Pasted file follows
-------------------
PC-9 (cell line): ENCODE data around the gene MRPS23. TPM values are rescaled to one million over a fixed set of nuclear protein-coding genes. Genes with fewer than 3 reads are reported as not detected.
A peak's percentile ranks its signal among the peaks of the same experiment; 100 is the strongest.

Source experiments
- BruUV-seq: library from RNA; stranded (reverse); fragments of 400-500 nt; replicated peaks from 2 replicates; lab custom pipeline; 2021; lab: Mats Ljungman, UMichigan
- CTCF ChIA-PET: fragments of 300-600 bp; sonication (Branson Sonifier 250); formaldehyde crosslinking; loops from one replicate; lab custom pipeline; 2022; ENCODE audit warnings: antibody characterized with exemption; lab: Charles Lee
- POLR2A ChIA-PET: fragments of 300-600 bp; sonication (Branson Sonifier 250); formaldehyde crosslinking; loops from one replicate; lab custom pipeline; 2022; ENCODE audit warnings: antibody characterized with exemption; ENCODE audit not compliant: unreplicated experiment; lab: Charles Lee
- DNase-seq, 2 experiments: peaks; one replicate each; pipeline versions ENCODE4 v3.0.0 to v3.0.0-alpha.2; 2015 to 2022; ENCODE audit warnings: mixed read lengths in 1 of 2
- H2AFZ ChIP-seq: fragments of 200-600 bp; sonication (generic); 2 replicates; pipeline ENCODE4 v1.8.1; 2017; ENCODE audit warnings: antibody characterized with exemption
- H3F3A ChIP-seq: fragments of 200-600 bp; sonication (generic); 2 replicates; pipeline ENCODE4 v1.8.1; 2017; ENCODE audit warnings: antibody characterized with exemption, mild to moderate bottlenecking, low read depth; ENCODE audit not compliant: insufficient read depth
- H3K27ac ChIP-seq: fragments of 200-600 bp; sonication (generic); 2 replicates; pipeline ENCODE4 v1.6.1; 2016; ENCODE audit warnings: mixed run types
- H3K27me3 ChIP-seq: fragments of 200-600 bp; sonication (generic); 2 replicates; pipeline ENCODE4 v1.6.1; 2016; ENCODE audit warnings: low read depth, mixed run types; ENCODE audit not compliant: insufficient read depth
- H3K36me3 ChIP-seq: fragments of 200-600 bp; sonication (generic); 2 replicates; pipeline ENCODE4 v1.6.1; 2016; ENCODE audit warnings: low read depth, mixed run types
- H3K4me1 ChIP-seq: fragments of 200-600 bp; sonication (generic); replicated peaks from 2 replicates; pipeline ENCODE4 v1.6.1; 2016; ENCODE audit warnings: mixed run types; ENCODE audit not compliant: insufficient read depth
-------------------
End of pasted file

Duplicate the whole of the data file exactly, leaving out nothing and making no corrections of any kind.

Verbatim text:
PC-9 (cell line): ENCODE data around the gene MRPS23. TPM values are rescaled to one million over a fixed set of nuclear protein-coding genes. Genes with fewer than 3 reads are reported as not detected.
A peak's percentile ranks its signal among the peaks of the same experiment; 100 is the strongest.

Source experiments
- BruUV-seq: library from RNA; stranded (reverse); fragments of 400-500 nt; replicated peaks from 2 replicates; lab custom pipeline; 2021; lab: Mats Ljungman, UMichigan
- CTCF ChIA-PET: fragments of 300-600 bp; sonication (Branson Sonifier 250); formaldehyde crosslinking; loops from one replicate; lab custom pipeline; 2022; ENCODE audit warnings: antibody characterized with exemption; lab: Charles Lee
- POLR2A ChIA-PET: fragments of 300-600 bp; sonication (Branson Sonifier 250); formaldehyde crosslinking; loops from one replicate; lab custom pipeline; 2022; ENCODE audit warnings: antibody characterized with exemption; ENCODE audit not compliant: unreplicated experiment; lab: Charles Lee
- DNase-seq, 2 experiments: peaks; one replicate each; pipeline versions ENCODE4 v3.0.0 to v3.0.0-alpha.2; 2015 to 2022; ENCODE audit warnings: mixed read lengths in 1 of 2
- H2AFZ ChIP-seq: fragments of 200-600 bp; sonication (generic); 2 replicates; pipeline ENCODE4 v1.8.1; 2017; ENCODE audit warnings: antibody characterized with exemption
- H3F3A ChIP-seq: fragments of 200-600 bp; sonication (generic); 2 replicates; pipeline ENCODE4 v1.8.1; 2017; ENCODE audit warnings: antibody characterized with exemption, mild to moderate bottlenecking, low read depth; ENCODE audit not compliant: insufficient read depth
- H3K27ac ChIP-seq: fragments of 200-600 bp; sonication (generic); 2 replicates; pipeline ENCODE4 v1.6.1; 2016; ENCODE audit warnings: mixed run types
- H3K27me3 ChIP-seq: fragments of 200-600 bp; sonication (generic); 2 replicates; pipeline ENCODE4 v1.6.1; 2016; ENCODE audit warnings: low read depth, mixed run types; ENCODE audit not compliant: insufficient read depth
- H3K36me3 ChIP-seq: fragments of 200-600 bp; sonication (generic); 2 replicates; pipeline ENCODE4 v1.6.1; 2016; ENCODE audit warnings: low read depth, mixed run types
- H3K4me1 ChIP-seq: fragments of 200-600 bp; sonication (generic); replicated peaks from 2 replicates; pipeline ENCODE4 v1.6.1; 2016; ENCODE audit warnings: mixed run types; ENCODE audit not compliant: insufficient read depth